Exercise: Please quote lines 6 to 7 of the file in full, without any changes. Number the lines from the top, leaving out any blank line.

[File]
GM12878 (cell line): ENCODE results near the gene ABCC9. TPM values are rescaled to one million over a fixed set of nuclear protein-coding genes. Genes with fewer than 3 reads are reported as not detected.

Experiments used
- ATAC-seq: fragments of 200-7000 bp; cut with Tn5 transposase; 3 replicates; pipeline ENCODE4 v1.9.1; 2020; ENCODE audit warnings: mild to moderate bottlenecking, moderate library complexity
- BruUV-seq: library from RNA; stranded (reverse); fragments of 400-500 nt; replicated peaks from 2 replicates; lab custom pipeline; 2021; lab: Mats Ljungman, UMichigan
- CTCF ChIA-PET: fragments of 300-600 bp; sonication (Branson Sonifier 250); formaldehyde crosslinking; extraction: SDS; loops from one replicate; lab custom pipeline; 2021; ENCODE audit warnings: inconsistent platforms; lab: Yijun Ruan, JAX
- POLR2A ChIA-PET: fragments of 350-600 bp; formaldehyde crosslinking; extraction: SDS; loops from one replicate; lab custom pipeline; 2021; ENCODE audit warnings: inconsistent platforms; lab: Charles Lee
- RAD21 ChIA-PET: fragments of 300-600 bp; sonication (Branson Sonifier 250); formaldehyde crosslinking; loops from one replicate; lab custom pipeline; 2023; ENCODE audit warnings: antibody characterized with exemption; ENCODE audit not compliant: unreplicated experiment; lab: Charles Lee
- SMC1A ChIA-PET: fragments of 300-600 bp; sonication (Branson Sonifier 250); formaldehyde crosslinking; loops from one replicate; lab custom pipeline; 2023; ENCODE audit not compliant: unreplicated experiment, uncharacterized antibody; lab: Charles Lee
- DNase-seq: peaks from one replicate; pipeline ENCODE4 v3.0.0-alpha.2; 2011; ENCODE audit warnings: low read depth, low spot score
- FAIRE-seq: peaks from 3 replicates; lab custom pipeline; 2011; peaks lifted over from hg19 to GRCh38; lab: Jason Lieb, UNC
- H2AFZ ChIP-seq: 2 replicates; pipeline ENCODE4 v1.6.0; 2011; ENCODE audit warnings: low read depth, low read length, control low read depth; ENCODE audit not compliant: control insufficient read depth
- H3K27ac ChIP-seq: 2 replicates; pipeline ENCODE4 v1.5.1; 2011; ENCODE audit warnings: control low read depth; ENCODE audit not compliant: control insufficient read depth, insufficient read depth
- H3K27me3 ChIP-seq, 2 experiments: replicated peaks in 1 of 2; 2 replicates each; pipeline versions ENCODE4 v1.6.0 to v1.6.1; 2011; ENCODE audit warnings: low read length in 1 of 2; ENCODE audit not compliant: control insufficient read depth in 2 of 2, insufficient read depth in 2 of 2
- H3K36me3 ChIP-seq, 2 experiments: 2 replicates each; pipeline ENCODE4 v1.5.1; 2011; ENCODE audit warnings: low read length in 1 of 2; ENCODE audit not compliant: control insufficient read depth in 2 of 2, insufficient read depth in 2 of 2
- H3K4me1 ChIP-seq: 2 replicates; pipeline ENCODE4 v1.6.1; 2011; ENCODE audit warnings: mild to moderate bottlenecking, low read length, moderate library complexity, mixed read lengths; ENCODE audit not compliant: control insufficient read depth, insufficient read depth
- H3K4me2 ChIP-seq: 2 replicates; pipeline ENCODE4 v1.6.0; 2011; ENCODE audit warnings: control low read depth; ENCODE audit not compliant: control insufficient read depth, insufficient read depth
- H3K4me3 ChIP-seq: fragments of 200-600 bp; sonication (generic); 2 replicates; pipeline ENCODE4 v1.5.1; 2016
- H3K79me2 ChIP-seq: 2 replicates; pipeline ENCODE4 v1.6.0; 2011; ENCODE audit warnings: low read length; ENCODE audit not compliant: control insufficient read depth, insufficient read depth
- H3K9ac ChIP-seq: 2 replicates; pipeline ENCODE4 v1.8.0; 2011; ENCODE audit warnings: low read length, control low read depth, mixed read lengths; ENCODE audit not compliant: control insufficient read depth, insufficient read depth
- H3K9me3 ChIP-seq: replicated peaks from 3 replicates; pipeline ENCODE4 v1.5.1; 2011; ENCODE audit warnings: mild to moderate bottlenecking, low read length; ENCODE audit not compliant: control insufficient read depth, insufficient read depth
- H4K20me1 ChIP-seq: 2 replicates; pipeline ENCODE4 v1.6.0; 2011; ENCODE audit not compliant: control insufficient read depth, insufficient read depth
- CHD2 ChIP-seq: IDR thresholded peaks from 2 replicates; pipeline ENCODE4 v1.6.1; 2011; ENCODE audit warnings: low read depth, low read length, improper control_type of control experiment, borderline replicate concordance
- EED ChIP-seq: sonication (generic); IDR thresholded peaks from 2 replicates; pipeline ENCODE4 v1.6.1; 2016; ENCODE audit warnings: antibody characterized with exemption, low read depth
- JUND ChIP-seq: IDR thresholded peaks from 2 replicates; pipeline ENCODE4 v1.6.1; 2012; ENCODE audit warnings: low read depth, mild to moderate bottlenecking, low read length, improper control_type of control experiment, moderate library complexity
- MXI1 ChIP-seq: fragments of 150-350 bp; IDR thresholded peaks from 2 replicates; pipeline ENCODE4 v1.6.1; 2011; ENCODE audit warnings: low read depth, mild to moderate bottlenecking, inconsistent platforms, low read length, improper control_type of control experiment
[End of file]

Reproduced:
- POLR2A ChIA-PET: fragments of 350-600 bp; formaldehyde crosslinking; extraction: SDS; loops from one replicate; lab custom pipeline; 2021; ENCODE audit warnings: inconsistent platforms; lab: Charles Lee
- RAD21 ChIA-PET: fragments of 300-600 bp; sonication (Branson Sonifier 250); formaldehyde crosslinking; loops from one replicate; lab custom pipeline; 2023; ENCODE audit warnings: antibody characterized with exemption; ENCODE audit not compliant: unreplicated experiment; lab: Charles Lee